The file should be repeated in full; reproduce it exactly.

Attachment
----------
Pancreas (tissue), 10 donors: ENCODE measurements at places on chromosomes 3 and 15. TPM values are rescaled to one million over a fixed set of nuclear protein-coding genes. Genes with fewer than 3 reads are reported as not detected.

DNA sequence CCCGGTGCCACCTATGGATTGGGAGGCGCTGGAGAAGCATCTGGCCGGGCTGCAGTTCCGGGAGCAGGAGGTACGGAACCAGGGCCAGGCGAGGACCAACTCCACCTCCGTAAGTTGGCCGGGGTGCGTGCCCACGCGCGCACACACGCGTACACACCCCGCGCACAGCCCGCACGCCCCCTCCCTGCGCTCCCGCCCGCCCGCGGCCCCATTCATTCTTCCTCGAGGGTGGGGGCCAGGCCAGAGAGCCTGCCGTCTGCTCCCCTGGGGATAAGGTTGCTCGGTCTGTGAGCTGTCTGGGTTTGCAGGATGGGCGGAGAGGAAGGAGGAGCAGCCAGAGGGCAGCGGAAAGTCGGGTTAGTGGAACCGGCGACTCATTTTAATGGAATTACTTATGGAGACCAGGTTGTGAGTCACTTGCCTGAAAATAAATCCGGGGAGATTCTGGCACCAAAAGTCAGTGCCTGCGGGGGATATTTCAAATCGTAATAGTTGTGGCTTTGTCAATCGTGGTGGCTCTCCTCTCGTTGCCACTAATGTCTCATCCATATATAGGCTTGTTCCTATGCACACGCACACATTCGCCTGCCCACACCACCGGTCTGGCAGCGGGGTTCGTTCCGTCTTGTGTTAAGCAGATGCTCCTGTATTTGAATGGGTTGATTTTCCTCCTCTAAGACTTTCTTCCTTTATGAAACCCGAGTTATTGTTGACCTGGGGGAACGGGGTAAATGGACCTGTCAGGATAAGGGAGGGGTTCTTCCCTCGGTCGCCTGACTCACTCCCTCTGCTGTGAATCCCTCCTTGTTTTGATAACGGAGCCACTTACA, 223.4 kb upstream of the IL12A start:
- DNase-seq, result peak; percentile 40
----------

Pancreas (tissue), 10 donors: ENCODE measurements at places on chromosomes 3 and 15. TPM values are rescaled to one million over a fixed set of nuclear protein-coding genes. Genes with fewer than 3 reads are reported as not detected.

DNA sequence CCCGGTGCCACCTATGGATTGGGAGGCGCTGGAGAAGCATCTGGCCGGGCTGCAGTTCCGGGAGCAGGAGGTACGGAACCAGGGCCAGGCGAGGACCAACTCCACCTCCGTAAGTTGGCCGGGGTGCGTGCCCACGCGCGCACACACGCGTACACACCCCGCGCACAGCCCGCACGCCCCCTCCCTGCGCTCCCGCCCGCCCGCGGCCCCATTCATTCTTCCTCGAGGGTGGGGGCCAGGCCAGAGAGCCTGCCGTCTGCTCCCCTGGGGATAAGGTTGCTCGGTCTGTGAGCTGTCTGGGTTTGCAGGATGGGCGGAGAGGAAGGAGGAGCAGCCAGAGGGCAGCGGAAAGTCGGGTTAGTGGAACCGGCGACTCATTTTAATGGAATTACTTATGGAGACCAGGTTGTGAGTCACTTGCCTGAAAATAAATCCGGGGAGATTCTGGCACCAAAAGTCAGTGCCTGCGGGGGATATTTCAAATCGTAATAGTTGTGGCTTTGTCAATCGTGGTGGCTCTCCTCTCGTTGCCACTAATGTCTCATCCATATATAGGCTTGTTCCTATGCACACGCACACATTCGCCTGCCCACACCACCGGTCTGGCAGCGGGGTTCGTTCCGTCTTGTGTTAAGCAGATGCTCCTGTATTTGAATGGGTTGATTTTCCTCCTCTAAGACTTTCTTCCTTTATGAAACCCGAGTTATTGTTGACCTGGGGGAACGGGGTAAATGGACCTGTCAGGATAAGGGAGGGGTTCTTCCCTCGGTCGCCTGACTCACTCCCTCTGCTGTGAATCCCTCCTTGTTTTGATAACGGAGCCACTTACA, 223.4 kb upstream of the IL12A start:
- DNase-seq, result peak; percentile 40